Putting words on paper to express an idea or make an argument has become a real struggle for me. In fact, writing has become a little paralyzing for me. At work we operate in a document culture and the blinking cursor seems to mock me each time I open up a file. I have dozens of ideas for blog posts floating around in my notebooks, but the effort of turning them into prose is daunting.
After switching to Ubuntu as my operating system I needed to re-install all of the R packages I needed to work on my website. These included both the packages needed by blogdown and packages I used in specific articles. I didn’t know what I was missing until I ran into an error. Installing the missing software packages was time consuming and tedious. Not only was the process frustrating, recreating my development environment piece by piece did not follow best practices for reproducibility.
Trapped at home, I’ve been slowly making my way through chores I’ve been putting off. One of the things I put off is performing a clean install of my operating system on my aging MacBook Pro. At nearly 10 years old, it is starting to show its age. In an effort to breath new life into the machine, I decided to switch to a Linux operating system. I’ve been thinking about switching operating systems for a little while so, I spent a time using Ubuntu, Mint and Fedora in VMs before committing to the change.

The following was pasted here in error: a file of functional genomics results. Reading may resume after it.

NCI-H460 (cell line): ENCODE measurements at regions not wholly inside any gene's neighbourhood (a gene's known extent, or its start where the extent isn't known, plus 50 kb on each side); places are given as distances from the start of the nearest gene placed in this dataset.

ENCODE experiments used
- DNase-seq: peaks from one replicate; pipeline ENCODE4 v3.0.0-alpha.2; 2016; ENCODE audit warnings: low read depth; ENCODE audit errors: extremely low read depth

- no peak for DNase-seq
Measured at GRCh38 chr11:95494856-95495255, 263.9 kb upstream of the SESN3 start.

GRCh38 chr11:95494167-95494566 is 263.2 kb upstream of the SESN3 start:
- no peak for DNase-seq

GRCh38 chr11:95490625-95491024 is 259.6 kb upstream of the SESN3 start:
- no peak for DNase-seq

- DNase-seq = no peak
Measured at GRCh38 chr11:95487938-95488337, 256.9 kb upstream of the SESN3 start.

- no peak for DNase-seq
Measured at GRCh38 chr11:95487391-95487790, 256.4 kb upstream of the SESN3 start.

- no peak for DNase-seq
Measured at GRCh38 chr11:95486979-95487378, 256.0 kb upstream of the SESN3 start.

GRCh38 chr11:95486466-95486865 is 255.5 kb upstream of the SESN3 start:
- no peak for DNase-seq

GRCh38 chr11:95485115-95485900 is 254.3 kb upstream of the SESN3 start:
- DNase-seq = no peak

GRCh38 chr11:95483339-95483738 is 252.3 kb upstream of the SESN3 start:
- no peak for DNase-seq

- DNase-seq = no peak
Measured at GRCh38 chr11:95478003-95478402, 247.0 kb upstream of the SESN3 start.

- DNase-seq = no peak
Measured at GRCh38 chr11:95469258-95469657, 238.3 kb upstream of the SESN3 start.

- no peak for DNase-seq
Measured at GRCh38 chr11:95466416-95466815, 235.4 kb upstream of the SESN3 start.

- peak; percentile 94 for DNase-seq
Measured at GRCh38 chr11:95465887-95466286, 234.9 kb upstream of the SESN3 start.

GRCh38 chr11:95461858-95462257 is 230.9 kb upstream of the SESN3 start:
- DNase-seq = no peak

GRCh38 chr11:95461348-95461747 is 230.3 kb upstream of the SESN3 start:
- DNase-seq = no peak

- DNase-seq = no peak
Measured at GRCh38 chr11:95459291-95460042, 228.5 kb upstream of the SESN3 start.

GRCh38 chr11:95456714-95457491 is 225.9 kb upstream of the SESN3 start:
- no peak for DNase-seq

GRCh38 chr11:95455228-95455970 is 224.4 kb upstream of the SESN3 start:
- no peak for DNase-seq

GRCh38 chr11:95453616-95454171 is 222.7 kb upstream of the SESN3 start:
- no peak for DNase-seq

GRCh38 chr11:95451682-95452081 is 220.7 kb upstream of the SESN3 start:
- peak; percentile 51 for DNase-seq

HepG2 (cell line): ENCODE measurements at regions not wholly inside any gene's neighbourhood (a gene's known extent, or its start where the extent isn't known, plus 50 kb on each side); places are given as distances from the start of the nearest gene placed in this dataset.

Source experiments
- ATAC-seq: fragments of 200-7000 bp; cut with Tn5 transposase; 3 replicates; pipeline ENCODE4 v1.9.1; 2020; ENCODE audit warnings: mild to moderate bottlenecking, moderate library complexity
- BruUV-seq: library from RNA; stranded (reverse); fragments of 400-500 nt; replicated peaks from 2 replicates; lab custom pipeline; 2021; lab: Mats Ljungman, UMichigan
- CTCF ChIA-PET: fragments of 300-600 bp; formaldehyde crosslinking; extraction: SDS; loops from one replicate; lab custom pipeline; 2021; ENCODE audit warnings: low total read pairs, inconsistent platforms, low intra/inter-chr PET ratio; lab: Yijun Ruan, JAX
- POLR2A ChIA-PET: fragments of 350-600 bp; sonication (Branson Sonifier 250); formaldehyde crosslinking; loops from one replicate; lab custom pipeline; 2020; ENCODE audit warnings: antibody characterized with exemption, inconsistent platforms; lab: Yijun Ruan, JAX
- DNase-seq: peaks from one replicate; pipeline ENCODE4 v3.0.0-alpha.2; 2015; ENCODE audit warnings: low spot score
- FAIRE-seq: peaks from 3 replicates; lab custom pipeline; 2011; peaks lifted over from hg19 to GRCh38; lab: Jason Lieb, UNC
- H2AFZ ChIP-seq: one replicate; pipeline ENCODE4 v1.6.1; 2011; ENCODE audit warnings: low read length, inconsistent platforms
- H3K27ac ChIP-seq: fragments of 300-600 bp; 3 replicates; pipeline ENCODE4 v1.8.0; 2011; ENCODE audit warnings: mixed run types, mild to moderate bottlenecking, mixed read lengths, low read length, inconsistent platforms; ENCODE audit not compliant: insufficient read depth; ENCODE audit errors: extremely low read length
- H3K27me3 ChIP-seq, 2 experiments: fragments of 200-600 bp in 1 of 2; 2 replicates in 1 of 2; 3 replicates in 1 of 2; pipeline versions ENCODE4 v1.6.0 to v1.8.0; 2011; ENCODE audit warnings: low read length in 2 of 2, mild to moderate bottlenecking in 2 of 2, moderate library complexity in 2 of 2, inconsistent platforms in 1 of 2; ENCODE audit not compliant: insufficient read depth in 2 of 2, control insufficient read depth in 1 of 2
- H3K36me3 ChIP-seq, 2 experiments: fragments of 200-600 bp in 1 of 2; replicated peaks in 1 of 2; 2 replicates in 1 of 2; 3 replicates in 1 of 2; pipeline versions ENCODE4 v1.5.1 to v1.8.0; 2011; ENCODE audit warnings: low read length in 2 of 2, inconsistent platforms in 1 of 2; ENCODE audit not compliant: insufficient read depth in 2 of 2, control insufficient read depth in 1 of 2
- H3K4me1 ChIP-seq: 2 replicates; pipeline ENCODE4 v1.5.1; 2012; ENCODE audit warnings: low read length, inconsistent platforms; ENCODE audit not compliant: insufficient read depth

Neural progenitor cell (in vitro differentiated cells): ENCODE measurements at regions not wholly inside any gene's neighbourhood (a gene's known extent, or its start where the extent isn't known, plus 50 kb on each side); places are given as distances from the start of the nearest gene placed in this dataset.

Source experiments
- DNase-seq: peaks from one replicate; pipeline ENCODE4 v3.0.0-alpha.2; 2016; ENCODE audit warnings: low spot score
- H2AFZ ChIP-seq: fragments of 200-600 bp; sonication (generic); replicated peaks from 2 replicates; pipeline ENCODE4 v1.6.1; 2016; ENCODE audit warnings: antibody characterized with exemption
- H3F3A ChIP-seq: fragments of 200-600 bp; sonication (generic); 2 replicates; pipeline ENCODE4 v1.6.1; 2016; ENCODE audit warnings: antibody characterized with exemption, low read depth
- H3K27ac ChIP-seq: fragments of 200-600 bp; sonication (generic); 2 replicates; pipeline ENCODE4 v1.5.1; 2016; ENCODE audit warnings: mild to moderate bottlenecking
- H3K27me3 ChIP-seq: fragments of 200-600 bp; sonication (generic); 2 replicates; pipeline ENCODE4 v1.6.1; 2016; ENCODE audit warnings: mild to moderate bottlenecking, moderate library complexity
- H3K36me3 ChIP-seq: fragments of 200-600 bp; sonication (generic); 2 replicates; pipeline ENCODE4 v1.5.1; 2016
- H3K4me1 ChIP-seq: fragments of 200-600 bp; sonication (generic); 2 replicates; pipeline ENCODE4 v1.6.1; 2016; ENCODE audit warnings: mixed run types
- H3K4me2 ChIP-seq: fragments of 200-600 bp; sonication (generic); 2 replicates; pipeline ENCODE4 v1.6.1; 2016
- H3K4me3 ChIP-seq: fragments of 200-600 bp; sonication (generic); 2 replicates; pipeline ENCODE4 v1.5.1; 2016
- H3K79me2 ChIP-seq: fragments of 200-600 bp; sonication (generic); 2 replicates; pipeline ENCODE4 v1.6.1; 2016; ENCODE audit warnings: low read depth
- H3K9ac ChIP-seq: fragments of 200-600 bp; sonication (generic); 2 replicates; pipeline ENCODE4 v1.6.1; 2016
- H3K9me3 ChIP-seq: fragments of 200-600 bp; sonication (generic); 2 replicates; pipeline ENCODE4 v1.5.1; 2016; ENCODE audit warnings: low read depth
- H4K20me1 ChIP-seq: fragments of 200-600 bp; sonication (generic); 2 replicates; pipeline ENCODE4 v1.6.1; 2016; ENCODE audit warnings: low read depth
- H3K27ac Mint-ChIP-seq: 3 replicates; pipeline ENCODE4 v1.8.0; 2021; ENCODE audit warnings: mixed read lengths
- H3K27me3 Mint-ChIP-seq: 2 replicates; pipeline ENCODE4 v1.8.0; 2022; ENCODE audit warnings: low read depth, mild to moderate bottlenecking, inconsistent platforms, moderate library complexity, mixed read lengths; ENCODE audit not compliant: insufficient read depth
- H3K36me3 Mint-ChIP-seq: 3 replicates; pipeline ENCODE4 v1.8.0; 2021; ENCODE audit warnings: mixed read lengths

I’m excited to announce that my first R package, noaaoceans, is now available on CRAN. The current version focuses on accessing data from the CO-OPS API. The package also facilitates the collection of basic metadata for each of the stations that collect the data available in the API. Installation The package can be installed from CRAN or GitHub.
Install from CRAN install.packages('noaaoceans') # Install from GitHub remotes::install_github('warlicks/noaaoceans') Introduction There are two functions included in the package and they are often used together to provide the information of interest.
I have a confession to make. When I first started using R, I hated RStudio. I want to emphasize the past tense of the previous sentence, given that it is a rather adversarial statement. However, over the past year I have really come to appreciate the power of RStudio and have since rebuilt my workflow around it. The restructuring of my work flow around RStudio has been driven by three things.